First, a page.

Last October Superstorm Sandy slammed into the Eastern Seaboard of the U.S., leaving a trail of destruction that stretched from Florida to Maine. More than 100 people died and 300,000 homes were destroyed. Total damage reached $75 billion, much of it in the New York-New Jersey area. On the first anniversary of the storm, we look at a collaborative project between frog and FEMA, the Federal Emergency Management Agency, aimed at finding innovative approaches to disaster relief.
Sandy was a late-season, post-tropical cyclone that had already caused havoc as it churned up the coast. Yet the full extent of the storm’s impact on the densely populated New York area was difficult to predict. When the storm finally came ashore, power was knocked out over one-third of Manhattan and other boroughs, trees were downed, subways flooded and homes reduced to rubble. “The city looked like a war zone,” recalls Dino Sanchez, an associate creative director at frog’s NY studio in Lower Manhattan.
Many office buildings across New York City were within the storm’s blackout area, including frog’s studio. Sanchez quickly enlisted other frogs and friends to help, and they spent the next month gutting houses and ripping down water soaked walls. It was part of a broader community effort of people coming together, regardless of their background. “It didn’t matter where you lived, or how you lived before the storm, or your income level,” Sanchez explains. “Everything was wiped out. Everyone’s needs were the same. In that sense, the storm was a great equalizer.”
Volunteering was a start, but the frog team wanted to do more. Having worked on disaster relief projects with UNICEF and with a long history of social-impact and experiential design, frog was in a position to bring about broader, longer-term impact. A one-day workshop, hosted by FEMA and UNICEF, led to frog’s engagement to explore the challenges faced by the federal agency and develop concepts focusing on Disaster Relief Centers (DRCs), the places where survivors go first for food, shelter, medical aid and the vital information they need to get through the crisis and begin rebuilding their lives.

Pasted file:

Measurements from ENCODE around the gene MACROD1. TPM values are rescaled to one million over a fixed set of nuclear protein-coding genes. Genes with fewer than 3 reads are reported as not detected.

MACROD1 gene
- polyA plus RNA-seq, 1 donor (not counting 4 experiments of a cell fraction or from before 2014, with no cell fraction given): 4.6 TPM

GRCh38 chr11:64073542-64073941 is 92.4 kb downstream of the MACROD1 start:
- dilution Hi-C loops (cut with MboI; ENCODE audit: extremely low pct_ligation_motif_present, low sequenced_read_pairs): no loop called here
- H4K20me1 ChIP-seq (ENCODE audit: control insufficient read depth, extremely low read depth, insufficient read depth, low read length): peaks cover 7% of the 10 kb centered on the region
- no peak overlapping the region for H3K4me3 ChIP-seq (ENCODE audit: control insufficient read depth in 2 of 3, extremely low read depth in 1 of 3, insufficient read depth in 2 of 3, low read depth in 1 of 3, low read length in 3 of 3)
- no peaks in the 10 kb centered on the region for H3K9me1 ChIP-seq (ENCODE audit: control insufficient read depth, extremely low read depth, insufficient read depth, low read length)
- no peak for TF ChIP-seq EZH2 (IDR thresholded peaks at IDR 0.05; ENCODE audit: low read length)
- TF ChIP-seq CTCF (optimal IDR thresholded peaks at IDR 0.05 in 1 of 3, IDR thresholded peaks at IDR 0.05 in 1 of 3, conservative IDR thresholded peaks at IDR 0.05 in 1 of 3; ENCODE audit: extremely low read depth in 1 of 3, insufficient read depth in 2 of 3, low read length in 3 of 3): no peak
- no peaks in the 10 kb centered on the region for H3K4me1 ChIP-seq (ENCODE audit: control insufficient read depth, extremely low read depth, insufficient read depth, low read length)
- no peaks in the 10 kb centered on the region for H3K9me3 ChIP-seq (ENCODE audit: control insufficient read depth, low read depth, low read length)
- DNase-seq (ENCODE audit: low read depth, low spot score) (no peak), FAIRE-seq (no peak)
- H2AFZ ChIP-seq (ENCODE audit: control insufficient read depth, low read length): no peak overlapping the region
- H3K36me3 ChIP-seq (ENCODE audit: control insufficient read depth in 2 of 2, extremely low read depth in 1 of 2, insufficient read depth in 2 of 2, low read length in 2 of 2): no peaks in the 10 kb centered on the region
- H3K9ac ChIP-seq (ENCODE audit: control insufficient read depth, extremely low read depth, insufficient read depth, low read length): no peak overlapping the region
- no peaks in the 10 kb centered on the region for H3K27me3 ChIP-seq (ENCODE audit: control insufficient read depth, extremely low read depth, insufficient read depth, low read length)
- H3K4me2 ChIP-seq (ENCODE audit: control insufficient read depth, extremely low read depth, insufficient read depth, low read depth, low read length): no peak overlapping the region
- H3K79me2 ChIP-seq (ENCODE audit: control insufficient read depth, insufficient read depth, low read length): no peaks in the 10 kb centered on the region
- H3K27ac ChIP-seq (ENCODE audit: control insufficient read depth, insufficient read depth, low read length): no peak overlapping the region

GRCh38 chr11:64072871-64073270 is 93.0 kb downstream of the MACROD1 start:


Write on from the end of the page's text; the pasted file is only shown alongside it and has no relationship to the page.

For the most part, formal DRCs are established only after FEMA is deployed, which can sometimes be days or weeks after a disaster is declared. Before that, as witnessed during Sandy, community groups mobilize and set up ad hoc disaster recovery centers as a first response. These improvised centers – in tents, trailers, RVs or whatever is available – are informal and often rudimentary, but they are usually the first to address immediate survivor needs.
One concept developed by frog is to leverage this organizing principle and empower communities to begin the recovery process before FEMA can arrive, through Community Disaster Relief Centers (CDRCs). These are pre-planned, community-run centers established in well-known locations that can be activated as soon as a disaster occurs. Each pre-selected location is equipped with the necessary equipment and materials – tents, tables, generators, Wi-Fi and coordinated, easy to understand signage – to begin operations immediately.
The centers are activated by designated community members once a crisis occurs and manned by community marshals. Soon, the CDRC becomes a hub for local relief efforts and “a beacon for resources that everyone needs,” says Cobie Everdell, an associate creative director at frog who worked on the project.
A related concept developed by frog is the Virtual DRC, a model that enables a relief worker equipped with a tablet PC to locate and register survivors who cannot find their way to a CDRC. This “roving DRC” concept provides mobility and flexibility for FEMA to make sure all survivors are accounted for and to assess their needs. Taken together, these two initiatives are part of a disaster relief eco-system that targets the immediate, informal needs of the community and “empower[s] communities to be more resilient,” says Desi Matel-Anderson, the former head of FEMA’s Innovation Team, who worked on the project. FEMA is currently field-testing the Community DRC and Virtual DRC concepts. If you experienced Hurricane Sandy firsthand, and want to share your stories, please leave a comment below.”